Having an understanding of key financial terms is crucial to interpreting the performance of your business and allowing for planning which doesn’t endanger your business in its next phase.
From apparent extensive profits and losses to more modest returns, single items on balance sheets often fail to provide the full story. This means that small businesses must review their performance in several ways.
From how much money the business made it total, how much it was left with to what would have happened had there not been, for example, unexpected expenses, small businesses must fully acknowledge each item to understand how the business performed.
Each of these items are referred to in different ways, namely Gross Profit, Net Profit and EBITDA. In this article we explain them to ensure that you understand what is being referred to when reviewing your business year…
Gross profit is the sum of sales in a given period minus the cost of the goods sold in the same period. The cost of goods sold is calculated by totalling expenses, namely those which go directly into producing the products and services themselves such as manufacturing, buying, receiving and storing. This does not include fixed costs, generally items such as salaries, insurance, rent and office expenses, which have a far less immediate financial relationship to your product and the profit it generates.
Gross profit provides a simplified picture of the profitability of your products and services. It is a useful figure for an established business trialling a new product, where fixed expenses already accounted for within the larger company, therefore are a less important indicator of the direct profitability of adding the new product itself.
In terms of business process improvement, gross profit figures can also provide an insight into how effectively a management team control the creation of products and services. For instance, looking at gross profit vs profit following deduction of fixed costs you can drive cost-saving innovations and changes in both the manufacturing and sales processes.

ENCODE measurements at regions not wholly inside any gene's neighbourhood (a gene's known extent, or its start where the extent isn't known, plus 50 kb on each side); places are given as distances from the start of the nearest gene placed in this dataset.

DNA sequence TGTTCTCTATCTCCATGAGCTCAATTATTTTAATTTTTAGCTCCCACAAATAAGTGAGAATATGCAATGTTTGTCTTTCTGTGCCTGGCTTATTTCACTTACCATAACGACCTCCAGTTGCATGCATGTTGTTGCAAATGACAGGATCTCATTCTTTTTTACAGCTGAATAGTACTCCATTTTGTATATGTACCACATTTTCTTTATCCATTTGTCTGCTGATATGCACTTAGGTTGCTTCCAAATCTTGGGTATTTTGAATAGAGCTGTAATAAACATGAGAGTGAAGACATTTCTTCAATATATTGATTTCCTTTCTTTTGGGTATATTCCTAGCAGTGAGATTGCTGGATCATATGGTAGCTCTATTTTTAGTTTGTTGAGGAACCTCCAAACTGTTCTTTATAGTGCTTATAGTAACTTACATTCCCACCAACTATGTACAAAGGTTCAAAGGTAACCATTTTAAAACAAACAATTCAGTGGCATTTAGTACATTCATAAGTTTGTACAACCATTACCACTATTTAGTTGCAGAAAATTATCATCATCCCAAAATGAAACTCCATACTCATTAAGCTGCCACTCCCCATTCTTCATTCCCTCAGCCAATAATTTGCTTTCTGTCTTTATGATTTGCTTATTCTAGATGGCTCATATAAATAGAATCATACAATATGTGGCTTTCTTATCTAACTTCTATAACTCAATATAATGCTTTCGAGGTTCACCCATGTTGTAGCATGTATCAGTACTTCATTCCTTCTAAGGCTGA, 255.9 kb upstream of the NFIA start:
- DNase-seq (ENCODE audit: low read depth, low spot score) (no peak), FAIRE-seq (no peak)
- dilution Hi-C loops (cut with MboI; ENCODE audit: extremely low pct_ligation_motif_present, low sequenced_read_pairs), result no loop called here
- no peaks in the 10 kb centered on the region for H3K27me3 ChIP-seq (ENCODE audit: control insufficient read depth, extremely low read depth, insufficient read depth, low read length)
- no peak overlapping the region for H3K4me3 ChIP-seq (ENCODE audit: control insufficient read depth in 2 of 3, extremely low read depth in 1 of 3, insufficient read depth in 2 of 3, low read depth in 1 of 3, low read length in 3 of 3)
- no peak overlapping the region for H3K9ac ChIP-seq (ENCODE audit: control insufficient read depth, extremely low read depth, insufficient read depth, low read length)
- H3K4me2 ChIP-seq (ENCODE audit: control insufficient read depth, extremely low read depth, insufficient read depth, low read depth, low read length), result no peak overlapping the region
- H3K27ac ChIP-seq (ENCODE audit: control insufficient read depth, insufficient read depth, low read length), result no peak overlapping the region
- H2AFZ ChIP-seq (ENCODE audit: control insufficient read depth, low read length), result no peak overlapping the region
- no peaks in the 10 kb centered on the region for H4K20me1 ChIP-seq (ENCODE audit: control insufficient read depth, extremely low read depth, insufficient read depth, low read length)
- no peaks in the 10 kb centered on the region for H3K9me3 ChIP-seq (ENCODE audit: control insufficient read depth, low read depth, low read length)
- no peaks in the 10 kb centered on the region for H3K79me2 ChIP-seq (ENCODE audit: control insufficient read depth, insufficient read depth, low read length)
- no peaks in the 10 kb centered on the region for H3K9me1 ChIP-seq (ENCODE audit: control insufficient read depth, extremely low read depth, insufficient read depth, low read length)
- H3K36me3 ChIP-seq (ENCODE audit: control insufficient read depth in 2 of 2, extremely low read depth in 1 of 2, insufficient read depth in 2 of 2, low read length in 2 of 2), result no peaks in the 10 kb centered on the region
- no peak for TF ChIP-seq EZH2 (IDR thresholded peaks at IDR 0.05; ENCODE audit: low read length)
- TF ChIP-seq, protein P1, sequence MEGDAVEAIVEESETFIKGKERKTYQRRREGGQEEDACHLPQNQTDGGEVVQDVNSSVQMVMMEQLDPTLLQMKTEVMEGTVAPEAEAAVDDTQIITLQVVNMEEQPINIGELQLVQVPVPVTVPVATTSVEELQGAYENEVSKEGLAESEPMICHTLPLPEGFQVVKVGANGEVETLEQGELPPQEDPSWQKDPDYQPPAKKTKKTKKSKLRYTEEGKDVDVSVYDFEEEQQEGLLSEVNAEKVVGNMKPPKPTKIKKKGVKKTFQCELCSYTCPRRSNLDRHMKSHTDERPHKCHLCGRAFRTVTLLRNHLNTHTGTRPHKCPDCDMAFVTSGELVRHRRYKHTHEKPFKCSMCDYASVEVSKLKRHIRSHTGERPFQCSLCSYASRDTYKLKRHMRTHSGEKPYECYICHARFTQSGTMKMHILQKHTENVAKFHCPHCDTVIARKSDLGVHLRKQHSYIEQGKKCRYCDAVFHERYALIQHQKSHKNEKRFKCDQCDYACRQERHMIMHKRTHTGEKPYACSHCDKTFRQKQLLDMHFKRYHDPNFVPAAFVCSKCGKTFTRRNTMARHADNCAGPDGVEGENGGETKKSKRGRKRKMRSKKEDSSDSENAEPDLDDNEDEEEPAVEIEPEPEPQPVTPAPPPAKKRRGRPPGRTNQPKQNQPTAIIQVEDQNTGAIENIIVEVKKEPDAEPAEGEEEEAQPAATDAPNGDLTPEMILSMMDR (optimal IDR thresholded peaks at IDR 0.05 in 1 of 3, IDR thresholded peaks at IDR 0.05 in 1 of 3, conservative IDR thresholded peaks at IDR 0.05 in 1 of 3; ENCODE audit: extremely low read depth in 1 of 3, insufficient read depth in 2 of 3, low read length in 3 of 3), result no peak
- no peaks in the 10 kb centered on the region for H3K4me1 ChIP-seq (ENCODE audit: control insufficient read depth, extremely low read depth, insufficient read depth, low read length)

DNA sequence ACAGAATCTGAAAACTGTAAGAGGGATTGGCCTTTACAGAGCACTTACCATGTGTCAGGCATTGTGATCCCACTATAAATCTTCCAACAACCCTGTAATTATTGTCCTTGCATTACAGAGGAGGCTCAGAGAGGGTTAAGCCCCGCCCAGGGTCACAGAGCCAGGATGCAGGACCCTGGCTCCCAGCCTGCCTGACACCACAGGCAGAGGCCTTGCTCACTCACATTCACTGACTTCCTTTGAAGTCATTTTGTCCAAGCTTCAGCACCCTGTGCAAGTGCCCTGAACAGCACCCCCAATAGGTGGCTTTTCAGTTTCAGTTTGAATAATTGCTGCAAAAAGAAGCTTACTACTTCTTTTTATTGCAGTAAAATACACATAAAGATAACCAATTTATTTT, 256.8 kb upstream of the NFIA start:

EBITDA, or ‘earnings before interest, taxes, depreciation and amortisation’, is a way of excluding non-operating activities from your figures, allowing you to focus in on the specific profitability of your business operations.
By removing such figures as interest, tax, accounting, depreciation costs or irregular/unexpected costs, for example legal fees which are non-recurring or the depreciating cost of new machinery, from your costs, EBITDA provides an indicator of how successful a revenue model is before highly variable costs cloud the picture.
Similarly, EBITDA is helpful for investors, especially from larger firms, who may have different tax and depreciation arrangements to a business they wish to acquire. EBITDA provides investors with a simplified indicator of a business’ profitability, by removing factors potentially irrelevant to their own existing operating model.
Net profit is often referred to as the ‘bottom line’. It concerns the total revenue of a business minus their total expenses, and provides a more absolute figure than the somewhat more nuanced stats generated by EBITDA and gross profit figures.
When pitching your business to outside investors, net profit is an important figure. Several years of a positive net profit suggests that your gross profit is substantial and operating costs are efficient. This will increase your investment potential due to a reduced risk of a low return, or even loss, on investment.
EBITDA, gross and net profit all offer different perspectives on the success of your business, from particularly profitable products to the overall health of your business once larger, more fixed costs are accounted for.
Understanding each, and their implications for your business’ short and long term objectives, is imperative in ensuring your long term security and prosperity.
We are specialist online small business accountants with offices in both London and Brighton offering tax, accounting and business support to small businesses. Our ACA and ACCA qualified accountants work with our clients to keep the organised and compliant while our business consultants help drive efficiency, growth and profitability.
If you need help understanding your balance sheet or making it more efficient and/or appealing to investors then talk to us today.